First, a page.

CA Fatal Bus Crash: Out of Compliance with Safety Standards


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Photo: Courtesy LA Times

Desert Hot Springs, CA – The tour bus that crashed in Desert Hot Springs, killing 13 people and injuring many others, did not comply with vehicle safety standards because two of its eight tires lacked sufficient tread, according to officials of the National Transportation Safety Board (NTSB).

Officials released the findings following a preliminary examination of the body and wheels of the motor coach.

The USA Holiday bus had been returning to Los Angeles from Red Earth Casino near the Salton Sea when it collided Sunday with a big rig traveling on Interstate 10. The crash was the deadliest in the state in several decades.

The bus, a 1996 model manufactured by Motor Coach Industries, had no seat belts and did not appear to brake before the collision. An additional 31 people were injured, including the driver of the big rig. He was identified as Bruce Guilford, 50, of Covington, Ga.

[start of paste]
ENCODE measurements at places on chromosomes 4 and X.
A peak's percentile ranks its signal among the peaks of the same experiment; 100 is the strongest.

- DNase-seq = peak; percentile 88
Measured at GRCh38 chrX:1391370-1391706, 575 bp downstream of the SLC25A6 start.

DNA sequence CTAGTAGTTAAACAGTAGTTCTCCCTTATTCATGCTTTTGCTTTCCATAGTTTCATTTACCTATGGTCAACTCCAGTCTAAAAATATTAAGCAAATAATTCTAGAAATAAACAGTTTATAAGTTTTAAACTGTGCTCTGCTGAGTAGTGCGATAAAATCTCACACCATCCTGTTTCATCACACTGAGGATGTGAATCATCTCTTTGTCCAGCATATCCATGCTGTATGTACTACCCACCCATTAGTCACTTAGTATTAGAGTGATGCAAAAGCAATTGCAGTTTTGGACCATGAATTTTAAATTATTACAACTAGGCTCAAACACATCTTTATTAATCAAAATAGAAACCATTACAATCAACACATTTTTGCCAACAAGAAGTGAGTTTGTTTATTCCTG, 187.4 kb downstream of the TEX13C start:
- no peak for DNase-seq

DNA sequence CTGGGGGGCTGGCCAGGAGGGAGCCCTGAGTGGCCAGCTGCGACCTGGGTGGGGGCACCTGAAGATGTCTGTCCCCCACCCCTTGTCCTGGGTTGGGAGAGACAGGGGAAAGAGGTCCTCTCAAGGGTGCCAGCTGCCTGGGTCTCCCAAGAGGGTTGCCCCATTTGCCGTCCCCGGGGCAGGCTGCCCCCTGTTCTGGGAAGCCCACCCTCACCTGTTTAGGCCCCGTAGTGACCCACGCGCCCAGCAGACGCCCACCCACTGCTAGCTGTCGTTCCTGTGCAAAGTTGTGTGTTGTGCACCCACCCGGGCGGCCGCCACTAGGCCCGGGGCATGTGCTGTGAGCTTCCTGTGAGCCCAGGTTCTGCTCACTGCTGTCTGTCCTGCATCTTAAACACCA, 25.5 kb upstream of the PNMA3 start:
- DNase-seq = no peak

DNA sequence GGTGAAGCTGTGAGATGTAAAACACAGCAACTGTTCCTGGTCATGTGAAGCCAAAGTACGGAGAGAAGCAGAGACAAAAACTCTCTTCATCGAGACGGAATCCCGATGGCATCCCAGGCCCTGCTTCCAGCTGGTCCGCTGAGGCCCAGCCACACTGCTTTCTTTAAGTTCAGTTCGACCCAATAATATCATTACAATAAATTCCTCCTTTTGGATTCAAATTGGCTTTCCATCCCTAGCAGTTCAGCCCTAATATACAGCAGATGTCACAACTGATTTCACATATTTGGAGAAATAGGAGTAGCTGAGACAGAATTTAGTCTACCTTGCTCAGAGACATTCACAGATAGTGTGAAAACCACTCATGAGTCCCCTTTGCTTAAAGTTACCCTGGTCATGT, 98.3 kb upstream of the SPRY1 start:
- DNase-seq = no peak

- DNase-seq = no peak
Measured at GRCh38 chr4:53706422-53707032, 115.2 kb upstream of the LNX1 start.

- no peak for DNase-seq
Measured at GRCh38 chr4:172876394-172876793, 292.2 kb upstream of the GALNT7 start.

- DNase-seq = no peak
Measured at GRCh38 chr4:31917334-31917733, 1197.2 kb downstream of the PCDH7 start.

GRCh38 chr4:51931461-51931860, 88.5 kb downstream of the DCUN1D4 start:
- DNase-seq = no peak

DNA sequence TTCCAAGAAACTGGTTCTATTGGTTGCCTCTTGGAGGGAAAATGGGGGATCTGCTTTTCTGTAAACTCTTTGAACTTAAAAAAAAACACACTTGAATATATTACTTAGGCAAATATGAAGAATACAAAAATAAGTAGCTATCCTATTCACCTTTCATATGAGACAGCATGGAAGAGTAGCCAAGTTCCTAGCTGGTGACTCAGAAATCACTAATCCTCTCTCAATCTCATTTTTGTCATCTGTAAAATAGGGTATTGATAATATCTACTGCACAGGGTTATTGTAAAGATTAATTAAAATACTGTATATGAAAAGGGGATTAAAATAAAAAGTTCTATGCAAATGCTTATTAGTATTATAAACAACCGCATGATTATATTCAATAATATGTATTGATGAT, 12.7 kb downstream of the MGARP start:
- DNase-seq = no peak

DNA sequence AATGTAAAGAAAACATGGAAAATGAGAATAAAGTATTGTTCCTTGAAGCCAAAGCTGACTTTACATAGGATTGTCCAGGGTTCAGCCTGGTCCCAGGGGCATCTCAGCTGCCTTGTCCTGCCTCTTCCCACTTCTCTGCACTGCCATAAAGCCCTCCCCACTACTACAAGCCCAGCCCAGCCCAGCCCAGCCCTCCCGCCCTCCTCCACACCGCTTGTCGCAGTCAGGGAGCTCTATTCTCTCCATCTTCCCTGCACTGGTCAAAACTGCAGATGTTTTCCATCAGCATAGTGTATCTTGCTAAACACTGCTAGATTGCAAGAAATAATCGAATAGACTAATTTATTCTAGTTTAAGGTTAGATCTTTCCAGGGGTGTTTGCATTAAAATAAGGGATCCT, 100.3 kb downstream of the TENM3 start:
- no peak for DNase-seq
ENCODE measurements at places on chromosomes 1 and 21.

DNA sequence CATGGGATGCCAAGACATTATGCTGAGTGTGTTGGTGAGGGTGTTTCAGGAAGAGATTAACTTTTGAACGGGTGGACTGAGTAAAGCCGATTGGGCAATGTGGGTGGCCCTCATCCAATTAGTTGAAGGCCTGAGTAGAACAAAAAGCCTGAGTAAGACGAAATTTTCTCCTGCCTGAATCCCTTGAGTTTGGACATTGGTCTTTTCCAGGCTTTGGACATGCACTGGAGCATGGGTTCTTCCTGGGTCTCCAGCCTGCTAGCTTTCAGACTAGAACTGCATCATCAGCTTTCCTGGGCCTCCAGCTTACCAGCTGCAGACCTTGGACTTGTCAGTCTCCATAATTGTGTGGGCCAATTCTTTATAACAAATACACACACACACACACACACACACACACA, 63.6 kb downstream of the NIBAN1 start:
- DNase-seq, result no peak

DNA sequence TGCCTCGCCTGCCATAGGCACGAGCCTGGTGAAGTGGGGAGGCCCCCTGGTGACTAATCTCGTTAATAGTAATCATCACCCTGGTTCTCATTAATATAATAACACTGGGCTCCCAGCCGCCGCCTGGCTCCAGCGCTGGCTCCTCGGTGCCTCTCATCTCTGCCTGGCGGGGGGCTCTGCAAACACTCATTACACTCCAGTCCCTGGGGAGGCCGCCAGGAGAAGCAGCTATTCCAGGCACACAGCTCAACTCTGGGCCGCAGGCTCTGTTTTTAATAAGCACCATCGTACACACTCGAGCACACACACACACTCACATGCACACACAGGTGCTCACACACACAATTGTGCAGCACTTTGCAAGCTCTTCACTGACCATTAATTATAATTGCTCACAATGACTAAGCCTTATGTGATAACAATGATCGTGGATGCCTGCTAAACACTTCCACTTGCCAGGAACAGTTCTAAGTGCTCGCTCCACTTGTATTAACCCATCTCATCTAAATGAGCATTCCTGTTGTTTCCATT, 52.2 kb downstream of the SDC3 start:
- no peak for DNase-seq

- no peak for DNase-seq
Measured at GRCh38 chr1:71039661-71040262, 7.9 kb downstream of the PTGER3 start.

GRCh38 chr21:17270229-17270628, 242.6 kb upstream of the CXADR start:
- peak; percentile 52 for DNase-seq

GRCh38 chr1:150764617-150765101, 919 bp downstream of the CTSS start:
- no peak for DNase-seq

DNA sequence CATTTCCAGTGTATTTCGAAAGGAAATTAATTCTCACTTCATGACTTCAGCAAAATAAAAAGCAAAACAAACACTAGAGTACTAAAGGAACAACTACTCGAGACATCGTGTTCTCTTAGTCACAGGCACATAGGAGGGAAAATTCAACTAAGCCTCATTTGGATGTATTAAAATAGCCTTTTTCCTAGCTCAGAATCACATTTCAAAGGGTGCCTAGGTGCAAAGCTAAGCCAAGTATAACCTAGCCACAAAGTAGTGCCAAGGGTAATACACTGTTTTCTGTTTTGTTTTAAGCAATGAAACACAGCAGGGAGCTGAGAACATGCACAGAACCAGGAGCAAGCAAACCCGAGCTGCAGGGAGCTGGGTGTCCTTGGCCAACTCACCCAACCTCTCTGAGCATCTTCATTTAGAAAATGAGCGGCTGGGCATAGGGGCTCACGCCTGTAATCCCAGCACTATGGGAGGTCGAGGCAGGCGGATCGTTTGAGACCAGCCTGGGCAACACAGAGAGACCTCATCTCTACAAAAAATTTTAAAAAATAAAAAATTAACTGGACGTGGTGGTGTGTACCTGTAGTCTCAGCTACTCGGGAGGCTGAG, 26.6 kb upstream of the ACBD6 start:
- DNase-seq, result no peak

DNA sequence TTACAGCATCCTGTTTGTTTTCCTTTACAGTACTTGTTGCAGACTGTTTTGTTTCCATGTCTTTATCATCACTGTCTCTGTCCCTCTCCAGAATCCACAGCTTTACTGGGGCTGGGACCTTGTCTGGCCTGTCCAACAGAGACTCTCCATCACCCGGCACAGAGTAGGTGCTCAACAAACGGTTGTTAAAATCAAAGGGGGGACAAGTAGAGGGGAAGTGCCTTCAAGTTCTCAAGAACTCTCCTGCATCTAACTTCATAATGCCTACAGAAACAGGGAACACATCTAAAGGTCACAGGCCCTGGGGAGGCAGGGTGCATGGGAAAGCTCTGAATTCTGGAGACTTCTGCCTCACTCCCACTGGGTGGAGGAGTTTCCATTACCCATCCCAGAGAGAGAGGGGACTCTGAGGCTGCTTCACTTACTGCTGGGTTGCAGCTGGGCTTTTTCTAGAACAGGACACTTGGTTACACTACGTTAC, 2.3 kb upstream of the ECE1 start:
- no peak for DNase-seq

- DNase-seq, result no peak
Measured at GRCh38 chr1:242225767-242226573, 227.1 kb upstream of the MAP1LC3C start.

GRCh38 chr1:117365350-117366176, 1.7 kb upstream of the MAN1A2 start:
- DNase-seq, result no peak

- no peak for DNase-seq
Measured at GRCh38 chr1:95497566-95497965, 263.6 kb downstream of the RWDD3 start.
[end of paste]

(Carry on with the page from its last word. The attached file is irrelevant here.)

According to officials, both steer axle tires were below the requirements for minimum tire tread depth, which is 4/32 of an inch – which would have been reason to take the bus out of service, as steer axle tires are critical to controlling a vehicle.

Records show that Vides, 59, had been sued twice for negligence and had a spotty safety record.

In 2007, three people were killed after a USA Holiday bus crashed into a Honda Civic on the northbound 215 Freeway in Riverside.

Meantime, The NTSB and the National Safety Council are scheduled to convene tomorrow (Oct. 27, 2016), when an expert panel of government officials, car manufacturers, researchers, automobile media groups, industry associations, and safety advocates will discuss driver assistance technologies and what they mean for safety.

The expert panel, titled Reaching Zero Crashes: A Dialogue on the Role of Advanced Driver Assistance Systems, will discuss how driver assistance systems such as forward collision warning, automatic emergency braking, lane departure warning, blind spot detection, and other technology-based safety enhancements can prevent or mitigate vehicle crashes and save lives.
The group will also explore how to educate and train the public on the use of such technologies and how human factors influence vehicle design.